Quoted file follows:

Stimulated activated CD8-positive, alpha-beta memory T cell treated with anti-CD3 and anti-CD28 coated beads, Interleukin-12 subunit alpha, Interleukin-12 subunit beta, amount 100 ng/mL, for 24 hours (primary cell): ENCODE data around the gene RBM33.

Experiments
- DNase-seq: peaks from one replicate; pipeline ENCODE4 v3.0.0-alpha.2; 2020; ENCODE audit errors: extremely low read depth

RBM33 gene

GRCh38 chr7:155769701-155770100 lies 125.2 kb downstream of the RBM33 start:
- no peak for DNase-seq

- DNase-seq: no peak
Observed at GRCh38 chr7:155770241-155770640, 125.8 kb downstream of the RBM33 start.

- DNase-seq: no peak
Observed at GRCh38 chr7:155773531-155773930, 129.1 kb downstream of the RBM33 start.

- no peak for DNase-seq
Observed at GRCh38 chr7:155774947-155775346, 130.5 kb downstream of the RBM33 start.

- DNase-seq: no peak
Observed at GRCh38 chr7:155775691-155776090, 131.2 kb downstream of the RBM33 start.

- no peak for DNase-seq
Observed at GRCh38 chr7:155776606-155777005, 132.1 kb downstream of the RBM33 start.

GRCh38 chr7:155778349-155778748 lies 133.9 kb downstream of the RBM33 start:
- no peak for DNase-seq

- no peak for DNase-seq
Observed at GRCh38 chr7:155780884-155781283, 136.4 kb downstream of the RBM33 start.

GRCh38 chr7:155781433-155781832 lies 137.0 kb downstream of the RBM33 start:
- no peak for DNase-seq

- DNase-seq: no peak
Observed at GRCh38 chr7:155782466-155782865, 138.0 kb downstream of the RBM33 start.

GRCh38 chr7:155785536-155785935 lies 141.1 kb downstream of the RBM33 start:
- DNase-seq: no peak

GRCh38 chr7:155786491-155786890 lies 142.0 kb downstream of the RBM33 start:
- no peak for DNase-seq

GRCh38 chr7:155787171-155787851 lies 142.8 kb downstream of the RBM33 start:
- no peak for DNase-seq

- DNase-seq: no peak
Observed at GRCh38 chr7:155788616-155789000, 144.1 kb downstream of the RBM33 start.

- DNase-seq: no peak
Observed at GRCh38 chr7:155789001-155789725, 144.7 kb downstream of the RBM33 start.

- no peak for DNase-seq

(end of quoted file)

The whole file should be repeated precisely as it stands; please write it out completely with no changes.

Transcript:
Stimulated activated CD8-positive, alpha-beta memory T cell treated with anti-CD3 and anti-CD28 coated beads, Interleukin-12 subunit alpha, Interleukin-12 subunit beta, amount 100 ng/mL, for 24 hours (primary cell): ENCODE data around the gene RBM33.

Experiments
- DNase-seq: peaks from one replicate; pipeline ENCODE4 v3.0.0-alpha.2; 2020; ENCODE audit errors: extremely low read depth

RBM33 gene

GRCh38 chr7:155769701-155770100 lies 125.2 kb downstream of the RBM33 start:
- no peak for DNase-seq

- DNase-seq: no peak
Observed at GRCh38 chr7:155770241-155770640, 125.8 kb downstream of the RBM33 start.

- DNase-seq: no peak
Observed at GRCh38 chr7:155773531-155773930, 129.1 kb downstream of the RBM33 start.

- no peak for DNase-seq
Observed at GRCh38 chr7:155774947-155775346, 130.5 kb downstream of the RBM33 start.

- DNase-seq: no peak
Observed at GRCh38 chr7:155775691-155776090, 131.2 kb downstream of the RBM33 start.

- no peak for DNase-seq
Observed at GRCh38 chr7:155776606-155777005, 132.1 kb downstream of the RBM33 start.

GRCh38 chr7:155778349-155778748 lies 133.9 kb downstream of the RBM33 start:
- no peak for DNase-seq

- no peak for DNase-seq
Observed at GRCh38 chr7:155780884-155781283, 136.4 kb downstream of the RBM33 start.

GRCh38 chr7:155781433-155781832 lies 137.0 kb downstream of the RBM33 start:
- no peak for DNase-seq

- DNase-seq: no peak
Observed at GRCh38 chr7:155782466-155782865, 138.0 kb downstream of the RBM33 start.

GRCh38 chr7:155785536-155785935 lies 141.1 kb downstream of the RBM33 start:
- DNase-seq: no peak

GRCh38 chr7:155786491-155786890 lies 142.0 kb downstream of the RBM33 start:
- no peak for DNase-seq

GRCh38 chr7:155787171-155787851 lies 142.8 kb downstream of the RBM33 start:
- no peak for DNase-seq

- DNase-seq: no peak
Observed at GRCh38 chr7:155788616-155789000, 144.1 kb downstream of the RBM33 start.

- DNase-seq: no peak
Observed at GRCh38 chr7:155789001-155789725, 144.7 kb downstream of the RBM33 start.

- no peak for DNase-seq